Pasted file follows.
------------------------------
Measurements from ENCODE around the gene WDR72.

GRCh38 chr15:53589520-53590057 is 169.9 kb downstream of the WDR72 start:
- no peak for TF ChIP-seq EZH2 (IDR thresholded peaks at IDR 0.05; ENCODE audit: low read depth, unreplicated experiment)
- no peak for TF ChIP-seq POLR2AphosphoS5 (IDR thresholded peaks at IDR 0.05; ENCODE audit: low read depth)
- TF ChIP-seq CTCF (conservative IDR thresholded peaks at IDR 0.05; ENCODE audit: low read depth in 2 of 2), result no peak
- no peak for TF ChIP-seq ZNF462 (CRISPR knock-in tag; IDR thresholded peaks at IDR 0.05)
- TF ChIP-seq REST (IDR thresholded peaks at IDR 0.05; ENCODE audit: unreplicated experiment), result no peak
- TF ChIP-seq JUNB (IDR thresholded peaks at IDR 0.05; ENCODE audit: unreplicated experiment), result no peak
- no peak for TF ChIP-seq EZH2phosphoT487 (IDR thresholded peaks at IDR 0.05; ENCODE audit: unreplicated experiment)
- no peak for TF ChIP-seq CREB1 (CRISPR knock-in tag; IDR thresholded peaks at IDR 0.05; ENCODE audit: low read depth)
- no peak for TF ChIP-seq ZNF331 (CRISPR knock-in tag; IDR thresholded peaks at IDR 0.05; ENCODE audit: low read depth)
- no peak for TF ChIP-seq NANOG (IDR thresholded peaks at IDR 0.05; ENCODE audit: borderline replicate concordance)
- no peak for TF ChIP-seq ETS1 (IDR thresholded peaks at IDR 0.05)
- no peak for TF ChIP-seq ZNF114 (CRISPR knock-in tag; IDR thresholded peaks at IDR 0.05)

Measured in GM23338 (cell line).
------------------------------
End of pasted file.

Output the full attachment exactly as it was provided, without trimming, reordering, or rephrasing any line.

Measurements from ENCODE around the gene WDR72.

GRCh38 chr15:53589520-53590057 is 169.9 kb downstream of the WDR72 start:
- no peak for TF ChIP-seq EZH2 (IDR thresholded peaks at IDR 0.05; ENCODE audit: low read depth, unreplicated experiment)
- no peak for TF ChIP-seq POLR2AphosphoS5 (IDR thresholded peaks at IDR 0.05; ENCODE audit: low read depth)
- TF ChIP-seq CTCF (conservative IDR thresholded peaks at IDR 0.05; ENCODE audit: low read depth in 2 of 2), result no peak
- no peak for TF ChIP-seq ZNF462 (CRISPR knock-in tag; IDR thresholded peaks at IDR 0.05)
- TF ChIP-seq REST (IDR thresholded peaks at IDR 0.05; ENCODE audit: unreplicated experiment), result no peak
- TF ChIP-seq JUNB (IDR thresholded peaks at IDR 0.05; ENCODE audit: unreplicated experiment), result no peak
- no peak for TF ChIP-seq EZH2phosphoT487 (IDR thresholded peaks at IDR 0.05; ENCODE audit: unreplicated experiment)
- no peak for TF ChIP-seq CREB1 (CRISPR knock-in tag; IDR thresholded peaks at IDR 0.05; ENCODE audit: low read depth)
- no peak for TF ChIP-seq ZNF331 (CRISPR knock-in tag; IDR thresholded peaks at IDR 0.05; ENCODE audit: low read depth)
- no peak for TF ChIP-seq NANOG (IDR thresholded peaks at IDR 0.05; ENCODE audit: borderline replicate concordance)
- no peak for TF ChIP-seq ETS1 (IDR thresholded peaks at IDR 0.05)
- no peak for TF ChIP-seq ZNF114 (CRISPR knock-in tag; IDR thresholded peaks at IDR 0.05)

Measured in GM23338 (cell line).